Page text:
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Thread: Pattern sizes

  1. #1
    Super Member Wanabee Quiltin's Avatar
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    Pattern sizes

    Iíve been reading patterns on both the Internet and in magazines and the pattern sizes -to me- just seem strange. Today there was a really pretty pattern I liked but it was 42 x 42. Iím not a really tall person but I am 65 inches. So many of the patterns are, at the most, about 57Ē. I know that in some cases, I can add borders but some you canít. Also do most people like squares for their quilts? I donít make tablecloths out of my quilts so a quilt that is 42x 42 is basically a small childís quilt. But the pattern isnít for a small child. What do you all do, redesign the pattern?

  2. #2
    Super Member GingerK's Avatar
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    I agree that there are some very strange sized patterns available. I would think something that is 42 inches square would be a wall hanging. If I wanted to make it into a bed sized quilt, I could make 4 times as many blocks--ouch! I'd have to love that block to pieces, to make that many--or I could double the size of the block. If the original is a 6 inch block, it should be quite easy to make it into a 12 inch block.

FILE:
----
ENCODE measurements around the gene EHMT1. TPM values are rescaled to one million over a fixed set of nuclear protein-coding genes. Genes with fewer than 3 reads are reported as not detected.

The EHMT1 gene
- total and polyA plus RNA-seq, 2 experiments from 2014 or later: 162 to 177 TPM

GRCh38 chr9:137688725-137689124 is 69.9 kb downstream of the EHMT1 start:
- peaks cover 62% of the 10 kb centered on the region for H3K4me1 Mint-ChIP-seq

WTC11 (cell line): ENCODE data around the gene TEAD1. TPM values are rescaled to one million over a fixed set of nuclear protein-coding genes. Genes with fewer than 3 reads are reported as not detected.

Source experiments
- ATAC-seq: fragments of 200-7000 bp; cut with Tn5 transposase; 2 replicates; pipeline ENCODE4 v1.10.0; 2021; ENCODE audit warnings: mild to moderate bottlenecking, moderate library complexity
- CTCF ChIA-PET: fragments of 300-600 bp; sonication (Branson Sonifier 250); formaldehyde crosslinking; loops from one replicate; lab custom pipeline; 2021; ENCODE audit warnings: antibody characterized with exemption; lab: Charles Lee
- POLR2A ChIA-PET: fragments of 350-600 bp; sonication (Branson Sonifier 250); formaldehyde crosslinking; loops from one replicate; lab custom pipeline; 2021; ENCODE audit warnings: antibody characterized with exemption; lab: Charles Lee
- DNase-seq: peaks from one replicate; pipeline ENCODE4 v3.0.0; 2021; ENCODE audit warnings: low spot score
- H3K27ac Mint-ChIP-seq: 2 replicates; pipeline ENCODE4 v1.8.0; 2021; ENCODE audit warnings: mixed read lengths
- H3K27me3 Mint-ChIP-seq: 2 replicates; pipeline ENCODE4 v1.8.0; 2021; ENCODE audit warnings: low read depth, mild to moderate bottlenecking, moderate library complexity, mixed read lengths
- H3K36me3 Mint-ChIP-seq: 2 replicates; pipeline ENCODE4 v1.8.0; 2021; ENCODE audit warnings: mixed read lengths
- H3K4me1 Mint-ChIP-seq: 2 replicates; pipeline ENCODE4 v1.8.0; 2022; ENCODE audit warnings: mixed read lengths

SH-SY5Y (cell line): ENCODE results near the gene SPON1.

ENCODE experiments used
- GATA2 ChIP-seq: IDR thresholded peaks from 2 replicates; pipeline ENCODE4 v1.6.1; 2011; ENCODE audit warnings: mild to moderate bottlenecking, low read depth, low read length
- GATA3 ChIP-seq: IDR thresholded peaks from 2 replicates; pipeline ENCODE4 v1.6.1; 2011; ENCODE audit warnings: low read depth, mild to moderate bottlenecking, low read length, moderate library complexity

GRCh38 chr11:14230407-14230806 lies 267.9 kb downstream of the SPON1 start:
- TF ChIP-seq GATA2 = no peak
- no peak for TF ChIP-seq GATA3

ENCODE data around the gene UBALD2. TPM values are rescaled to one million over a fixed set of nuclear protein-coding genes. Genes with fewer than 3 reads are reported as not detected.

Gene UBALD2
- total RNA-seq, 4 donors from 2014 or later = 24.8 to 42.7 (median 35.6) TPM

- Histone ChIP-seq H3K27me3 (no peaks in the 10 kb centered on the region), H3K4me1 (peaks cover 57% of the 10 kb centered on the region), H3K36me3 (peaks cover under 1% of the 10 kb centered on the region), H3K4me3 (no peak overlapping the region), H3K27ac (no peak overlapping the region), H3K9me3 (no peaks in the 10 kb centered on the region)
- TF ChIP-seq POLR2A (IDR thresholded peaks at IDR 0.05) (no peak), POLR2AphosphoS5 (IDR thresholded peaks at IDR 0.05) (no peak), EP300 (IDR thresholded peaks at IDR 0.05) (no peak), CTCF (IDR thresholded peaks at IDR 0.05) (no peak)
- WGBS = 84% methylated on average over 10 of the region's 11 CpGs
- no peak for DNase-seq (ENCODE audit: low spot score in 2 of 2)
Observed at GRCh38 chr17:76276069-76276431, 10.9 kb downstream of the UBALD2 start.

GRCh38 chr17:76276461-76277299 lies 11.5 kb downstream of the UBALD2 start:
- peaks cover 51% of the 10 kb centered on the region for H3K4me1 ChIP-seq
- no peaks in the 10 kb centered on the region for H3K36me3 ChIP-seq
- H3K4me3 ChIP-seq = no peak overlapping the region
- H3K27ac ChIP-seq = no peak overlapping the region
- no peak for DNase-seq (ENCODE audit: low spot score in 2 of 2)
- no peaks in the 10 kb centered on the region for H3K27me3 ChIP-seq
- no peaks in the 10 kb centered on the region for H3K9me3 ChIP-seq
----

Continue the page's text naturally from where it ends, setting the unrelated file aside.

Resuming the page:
I have resized many a pattern in my quilting days--and not always bigger either. To me, that is part of the fun--making the pattern my own.
    Never argue with an idiot. They'll drag you down the their level and beat you with experience.

  3. #3
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    I only do a square sometimes if it is a wallhanging. I prefer rectangles for quilts and if the pattern is in block form, I add an extra row to the bottom.

  4. #4
    bj
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    Super Member bj's Avatar
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    Extra blocks, resized blocks, borders or all of the above. One quilt I enlarged that turned out nicely, I made the quilt center, added a border the same width as the blocks, then added another round of blocks. I then framed it with another border a little narrower than the first one. I liked the end result. Looked like a round robin, only I did all the rounds .